In Pictures: Scroby Sands from the air

A washed up yacht on Scroby is now a windbreak for some of the thousand or so seals. Picture: Mike P

A washed up yacht on Scroby is now a windbreak for some of the thousand or so seals. Picture: Mike Page - Credit: Mike Page

For centuries, our shores have been littered with shipwrecks, creating dramatic scenes along the coast.

A washed up yacht on Scroby is now a windbreak for some of the thousand or so seals. Picture: Mike P

A washed up yacht on Scroby is now a windbreak for some of the thousand or so seals. Picture: Mike Page - Credit: Mike Page

And, as these stunning aerial photographs show, the latest is no exception.

The pictures, taken by pilot and photographer Mike Page, capture views of a stranded yacht which ran aground on Scroby Sands last month.

The vessel, Olivia, was being sailed single-handed by a Russian sailor who had left St Petersburg in the summer, headed for Morocco.

He got into difficulties off the Norfolk coast and had to be rescued twice within the space of one week.

A washed up yacht on Scroby is now a windbreak for some of the thousand or so seals. Picture: Mike P

A washed up yacht on Scroby is now a windbreak for some of the thousand or so seals. Picture: Mike Page - Credit: Mike Page

The first incident, on December 6, saw a routine training exercise for Caister lifeboat turn into a real emergency, when they were called out to the yacht.

Within 20 minutes of the alarm, two lifeboatmen were on the Olivia, where they found the sailor – known only as Valerie – had injured his right hand.

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The vessel was towed into Great Yarmouth, where it remained for a period. Six days later, however, it was back at sea and back in difficulties, having run aground on the sandbank.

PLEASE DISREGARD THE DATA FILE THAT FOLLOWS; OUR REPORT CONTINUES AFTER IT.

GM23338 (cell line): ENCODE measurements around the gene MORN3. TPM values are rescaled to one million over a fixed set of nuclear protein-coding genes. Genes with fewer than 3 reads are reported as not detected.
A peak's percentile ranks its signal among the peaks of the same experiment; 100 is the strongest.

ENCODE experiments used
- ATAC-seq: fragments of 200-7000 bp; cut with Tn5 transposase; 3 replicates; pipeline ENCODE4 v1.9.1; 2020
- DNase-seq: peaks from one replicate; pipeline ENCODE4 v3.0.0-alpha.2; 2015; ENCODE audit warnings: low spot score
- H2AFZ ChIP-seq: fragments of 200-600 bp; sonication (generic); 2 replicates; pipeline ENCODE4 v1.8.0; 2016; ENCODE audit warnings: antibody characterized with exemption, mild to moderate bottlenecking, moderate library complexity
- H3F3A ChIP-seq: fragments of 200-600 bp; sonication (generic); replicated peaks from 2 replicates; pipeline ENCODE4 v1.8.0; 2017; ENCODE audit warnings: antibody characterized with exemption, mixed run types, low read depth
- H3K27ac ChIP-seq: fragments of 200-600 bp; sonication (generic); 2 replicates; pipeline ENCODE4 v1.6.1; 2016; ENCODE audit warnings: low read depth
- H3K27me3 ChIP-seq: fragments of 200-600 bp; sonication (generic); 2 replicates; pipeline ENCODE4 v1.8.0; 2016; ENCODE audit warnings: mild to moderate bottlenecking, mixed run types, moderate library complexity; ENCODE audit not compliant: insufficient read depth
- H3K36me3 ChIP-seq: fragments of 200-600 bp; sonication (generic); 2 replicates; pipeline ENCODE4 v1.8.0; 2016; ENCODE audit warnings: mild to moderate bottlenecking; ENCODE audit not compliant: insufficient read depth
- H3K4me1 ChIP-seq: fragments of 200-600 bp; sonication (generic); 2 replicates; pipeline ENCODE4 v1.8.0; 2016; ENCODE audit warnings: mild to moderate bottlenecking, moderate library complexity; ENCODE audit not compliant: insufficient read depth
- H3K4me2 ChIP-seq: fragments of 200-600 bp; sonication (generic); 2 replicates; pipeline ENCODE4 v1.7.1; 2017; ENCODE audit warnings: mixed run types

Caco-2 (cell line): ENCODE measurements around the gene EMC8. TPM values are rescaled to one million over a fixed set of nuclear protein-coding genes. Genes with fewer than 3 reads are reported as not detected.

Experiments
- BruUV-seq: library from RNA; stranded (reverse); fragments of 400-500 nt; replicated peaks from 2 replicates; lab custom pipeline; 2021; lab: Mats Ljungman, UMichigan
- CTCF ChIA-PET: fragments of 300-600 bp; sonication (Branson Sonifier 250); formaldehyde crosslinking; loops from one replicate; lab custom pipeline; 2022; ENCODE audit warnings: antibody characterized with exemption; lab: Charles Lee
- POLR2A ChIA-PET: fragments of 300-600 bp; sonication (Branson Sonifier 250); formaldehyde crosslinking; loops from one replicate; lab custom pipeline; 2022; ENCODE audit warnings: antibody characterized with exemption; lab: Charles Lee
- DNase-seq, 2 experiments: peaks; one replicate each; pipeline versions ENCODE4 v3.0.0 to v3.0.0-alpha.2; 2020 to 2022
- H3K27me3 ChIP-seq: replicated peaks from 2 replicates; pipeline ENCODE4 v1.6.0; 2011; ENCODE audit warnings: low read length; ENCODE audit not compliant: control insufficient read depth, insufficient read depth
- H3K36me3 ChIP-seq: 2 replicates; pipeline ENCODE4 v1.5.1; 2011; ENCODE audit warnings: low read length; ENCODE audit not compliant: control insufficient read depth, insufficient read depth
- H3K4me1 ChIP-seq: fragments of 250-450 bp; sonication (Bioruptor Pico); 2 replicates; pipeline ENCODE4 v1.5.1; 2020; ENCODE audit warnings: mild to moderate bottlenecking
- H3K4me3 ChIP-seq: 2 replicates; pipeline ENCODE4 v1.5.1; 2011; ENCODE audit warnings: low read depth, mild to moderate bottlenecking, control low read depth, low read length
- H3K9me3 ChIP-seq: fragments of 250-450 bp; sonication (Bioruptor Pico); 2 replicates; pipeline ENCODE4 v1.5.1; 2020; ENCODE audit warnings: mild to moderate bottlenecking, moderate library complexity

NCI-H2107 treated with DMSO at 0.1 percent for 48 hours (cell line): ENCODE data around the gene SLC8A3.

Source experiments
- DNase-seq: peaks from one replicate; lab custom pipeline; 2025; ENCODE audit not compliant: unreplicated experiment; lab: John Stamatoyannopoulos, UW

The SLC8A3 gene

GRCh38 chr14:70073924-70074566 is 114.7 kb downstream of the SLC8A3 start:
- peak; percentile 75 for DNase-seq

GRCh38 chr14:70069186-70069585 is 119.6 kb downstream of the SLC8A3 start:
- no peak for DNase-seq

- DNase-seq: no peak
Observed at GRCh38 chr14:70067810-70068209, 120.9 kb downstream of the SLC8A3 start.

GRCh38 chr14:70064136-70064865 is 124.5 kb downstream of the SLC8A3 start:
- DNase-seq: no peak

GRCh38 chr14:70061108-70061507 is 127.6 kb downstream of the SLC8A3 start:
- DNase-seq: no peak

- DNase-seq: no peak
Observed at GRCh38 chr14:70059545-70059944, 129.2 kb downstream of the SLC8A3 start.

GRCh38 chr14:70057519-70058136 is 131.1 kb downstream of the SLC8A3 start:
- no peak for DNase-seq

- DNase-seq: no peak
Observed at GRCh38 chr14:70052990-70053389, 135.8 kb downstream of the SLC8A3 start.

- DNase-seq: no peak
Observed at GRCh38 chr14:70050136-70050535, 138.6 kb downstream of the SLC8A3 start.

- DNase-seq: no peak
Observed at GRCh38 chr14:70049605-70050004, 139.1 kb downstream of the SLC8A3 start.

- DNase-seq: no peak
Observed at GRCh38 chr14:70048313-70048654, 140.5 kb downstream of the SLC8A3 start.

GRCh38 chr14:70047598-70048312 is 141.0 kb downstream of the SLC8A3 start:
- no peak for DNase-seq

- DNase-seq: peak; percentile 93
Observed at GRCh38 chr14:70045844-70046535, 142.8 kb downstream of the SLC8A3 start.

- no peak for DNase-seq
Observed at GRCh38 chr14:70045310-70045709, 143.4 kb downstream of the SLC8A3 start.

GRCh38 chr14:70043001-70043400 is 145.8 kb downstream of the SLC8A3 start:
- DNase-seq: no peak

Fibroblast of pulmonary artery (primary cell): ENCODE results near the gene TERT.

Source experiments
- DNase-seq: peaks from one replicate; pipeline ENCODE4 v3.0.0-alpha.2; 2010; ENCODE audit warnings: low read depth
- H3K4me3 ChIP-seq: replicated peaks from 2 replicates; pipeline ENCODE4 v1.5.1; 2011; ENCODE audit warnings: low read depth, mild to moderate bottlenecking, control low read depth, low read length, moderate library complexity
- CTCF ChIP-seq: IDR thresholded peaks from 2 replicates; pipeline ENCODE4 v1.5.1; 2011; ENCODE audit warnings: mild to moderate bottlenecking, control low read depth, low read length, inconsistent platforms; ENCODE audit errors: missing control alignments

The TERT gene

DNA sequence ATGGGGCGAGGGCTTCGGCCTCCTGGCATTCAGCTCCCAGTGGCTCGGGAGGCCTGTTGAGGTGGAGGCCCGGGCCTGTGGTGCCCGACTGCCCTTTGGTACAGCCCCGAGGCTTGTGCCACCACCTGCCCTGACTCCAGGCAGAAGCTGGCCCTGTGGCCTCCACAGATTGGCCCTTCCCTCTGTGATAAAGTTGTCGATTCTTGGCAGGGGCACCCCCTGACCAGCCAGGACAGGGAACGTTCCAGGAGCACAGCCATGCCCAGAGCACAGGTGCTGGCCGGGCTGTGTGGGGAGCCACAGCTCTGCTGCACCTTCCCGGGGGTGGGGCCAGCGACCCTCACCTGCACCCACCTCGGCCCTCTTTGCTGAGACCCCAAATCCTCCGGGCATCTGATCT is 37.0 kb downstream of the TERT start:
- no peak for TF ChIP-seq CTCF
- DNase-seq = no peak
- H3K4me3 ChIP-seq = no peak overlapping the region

The Great Yarmouth and Gorleston Lifeboat was called out and was able to get the sailor to safety. He has since returned to Russia.

Two crew from the Caister Lifeboat help the stricken yachtsman aboard the boat Olivia. Photo: Paul G

Two crew from the Caister Lifeboat help the stricken yachtsman aboard the boat Olivia. Photo: Paul Garrod/Caister Lifeboat - Credit: Paul Garrod/Caister Lifeboat

However, weather conditions made it impossible to tow the yacht off the sandbank, so it was left to its fate.

Now, lying on its side on the exposed sandbank, it has become home a feature for its seal inhabitants. Paul Garrod, coxswain at Caister lifeboat, said the boat is too far on the sand to be easily salvaged.

'I think it'll either break up, or if it refloats and becomes a danger to shipping then we or someone else will go out and get it,' he added.

'In the meantime, it's a lovely home for the seals.'